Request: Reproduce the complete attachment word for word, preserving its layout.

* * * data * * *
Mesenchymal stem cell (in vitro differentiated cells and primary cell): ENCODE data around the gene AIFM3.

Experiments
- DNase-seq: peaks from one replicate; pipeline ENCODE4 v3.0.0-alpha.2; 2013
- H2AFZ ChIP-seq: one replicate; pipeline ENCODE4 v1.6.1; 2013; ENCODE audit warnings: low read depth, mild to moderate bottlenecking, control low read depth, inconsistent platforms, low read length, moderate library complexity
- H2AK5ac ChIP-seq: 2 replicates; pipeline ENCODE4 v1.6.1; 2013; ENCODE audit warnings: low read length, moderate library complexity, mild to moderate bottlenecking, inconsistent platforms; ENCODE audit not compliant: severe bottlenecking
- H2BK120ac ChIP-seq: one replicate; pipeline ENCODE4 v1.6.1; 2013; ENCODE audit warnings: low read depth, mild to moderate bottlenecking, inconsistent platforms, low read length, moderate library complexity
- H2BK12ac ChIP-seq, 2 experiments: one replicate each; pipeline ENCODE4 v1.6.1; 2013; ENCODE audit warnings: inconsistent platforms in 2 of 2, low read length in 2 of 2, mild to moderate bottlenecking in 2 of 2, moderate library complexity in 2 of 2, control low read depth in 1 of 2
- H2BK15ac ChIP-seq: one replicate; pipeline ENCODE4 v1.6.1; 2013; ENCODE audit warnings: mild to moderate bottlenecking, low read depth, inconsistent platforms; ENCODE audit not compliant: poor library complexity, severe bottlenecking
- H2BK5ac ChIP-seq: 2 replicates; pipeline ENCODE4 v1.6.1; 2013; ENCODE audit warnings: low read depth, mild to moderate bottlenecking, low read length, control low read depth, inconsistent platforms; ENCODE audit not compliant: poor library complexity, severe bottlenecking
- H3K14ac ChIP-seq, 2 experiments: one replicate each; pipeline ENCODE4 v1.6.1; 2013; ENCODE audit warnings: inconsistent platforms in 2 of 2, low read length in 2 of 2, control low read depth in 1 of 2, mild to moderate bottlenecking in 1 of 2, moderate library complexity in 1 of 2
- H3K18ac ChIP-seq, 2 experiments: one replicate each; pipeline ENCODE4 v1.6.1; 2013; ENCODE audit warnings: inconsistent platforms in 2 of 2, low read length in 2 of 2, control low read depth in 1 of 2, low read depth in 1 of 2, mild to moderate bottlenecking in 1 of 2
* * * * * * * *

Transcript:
Mesenchymal stem cell (in vitro differentiated cells and primary cell): ENCODE data around the gene AIFM3.

Experiments
- DNase-seq: peaks from one replicate; pipeline ENCODE4 v3.0.0-alpha.2; 2013
- H2AFZ ChIP-seq: one replicate; pipeline ENCODE4 v1.6.1; 2013; ENCODE audit warnings: low read depth, mild to moderate bottlenecking, control low read depth, inconsistent platforms, low read length, moderate library complexity
- H2AK5ac ChIP-seq: 2 replicates; pipeline ENCODE4 v1.6.1; 2013; ENCODE audit warnings: low read length, moderate library complexity, mild to moderate bottlenecking, inconsistent platforms; ENCODE audit not compliant: severe bottlenecking
- H2BK120ac ChIP-seq: one replicate; pipeline ENCODE4 v1.6.1; 2013; ENCODE audit warnings: low read depth, mild to moderate bottlenecking, inconsistent platforms, low read length, moderate library complexity
- H2BK12ac ChIP-seq, 2 experiments: one replicate each; pipeline ENCODE4 v1.6.1; 2013; ENCODE audit warnings: inconsistent platforms in 2 of 2, low read length in 2 of 2, mild to moderate bottlenecking in 2 of 2, moderate library complexity in 2 of 2, control low read depth in 1 of 2
- H2BK15ac ChIP-seq: one replicate; pipeline ENCODE4 v1.6.1; 2013; ENCODE audit warnings: mild to moderate bottlenecking, low read depth, inconsistent platforms; ENCODE audit not compliant: poor library complexity, severe bottlenecking
- H2BK5ac ChIP-seq: 2 replicates; pipeline ENCODE4 v1.6.1; 2013; ENCODE audit warnings: low read depth, mild to moderate bottlenecking, low read length, control low read depth, inconsistent platforms; ENCODE audit not compliant: poor library complexity, severe bottlenecking
- H3K14ac ChIP-seq, 2 experiments: one replicate each; pipeline ENCODE4 v1.6.1; 2013; ENCODE audit warnings: inconsistent platforms in 2 of 2, low read length in 2 of 2, control low read depth in 1 of 2, mild to moderate bottlenecking in 1 of 2, moderate library complexity in 1 of 2
- H3K18ac ChIP-seq, 2 experiments: one replicate each; pipeline ENCODE4 v1.6.1; 2013; ENCODE audit warnings: inconsistent platforms in 2 of 2, low read length in 2 of 2, control low read depth in 1 of 2, low read depth in 1 of 2, mild to moderate bottlenecking in 1 of 2